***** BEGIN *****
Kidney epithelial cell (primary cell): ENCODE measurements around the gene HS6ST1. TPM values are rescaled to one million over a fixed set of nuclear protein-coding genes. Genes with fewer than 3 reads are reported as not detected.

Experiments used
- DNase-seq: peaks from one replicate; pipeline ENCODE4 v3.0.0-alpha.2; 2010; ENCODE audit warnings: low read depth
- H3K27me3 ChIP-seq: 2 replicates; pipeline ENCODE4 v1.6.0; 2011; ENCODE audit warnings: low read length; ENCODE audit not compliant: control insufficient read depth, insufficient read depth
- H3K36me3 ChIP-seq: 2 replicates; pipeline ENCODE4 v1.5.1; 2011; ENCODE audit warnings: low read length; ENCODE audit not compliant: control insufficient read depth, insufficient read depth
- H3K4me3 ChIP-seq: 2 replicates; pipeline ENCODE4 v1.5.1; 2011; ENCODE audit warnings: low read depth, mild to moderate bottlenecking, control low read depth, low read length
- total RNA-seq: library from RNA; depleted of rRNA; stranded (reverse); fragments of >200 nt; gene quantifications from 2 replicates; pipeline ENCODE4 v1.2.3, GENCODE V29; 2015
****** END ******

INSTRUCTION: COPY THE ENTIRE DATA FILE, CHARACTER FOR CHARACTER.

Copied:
Kidney epithelial cell (primary cell): ENCODE measurements around the gene HS6ST1. TPM values are rescaled to one million over a fixed set of nuclear protein-coding genes. Genes with fewer than 3 reads are reported as not detected.

Experiments used
- DNase-seq: peaks from one replicate; pipeline ENCODE4 v3.0.0-alpha.2; 2010; ENCODE audit warnings: low read depth
- H3K27me3 ChIP-seq: 2 replicates; pipeline ENCODE4 v1.6.0; 2011; ENCODE audit warnings: low read length; ENCODE audit not compliant: control insufficient read depth, insufficient read depth
- H3K36me3 ChIP-seq: 2 replicates; pipeline ENCODE4 v1.5.1; 2011; ENCODE audit warnings: low read length; ENCODE audit not compliant: control insufficient read depth, insufficient read depth
- H3K4me3 ChIP-seq: 2 replicates; pipeline ENCODE4 v1.5.1; 2011; ENCODE audit warnings: low read depth, mild to moderate bottlenecking, control low read depth, low read length
- total RNA-seq: library from RNA; depleted of rRNA; stranded (reverse); fragments of >200 nt; gene quantifications from 2 replicates; pipeline ENCODE4 v1.2.3, GENCODE V29; 2015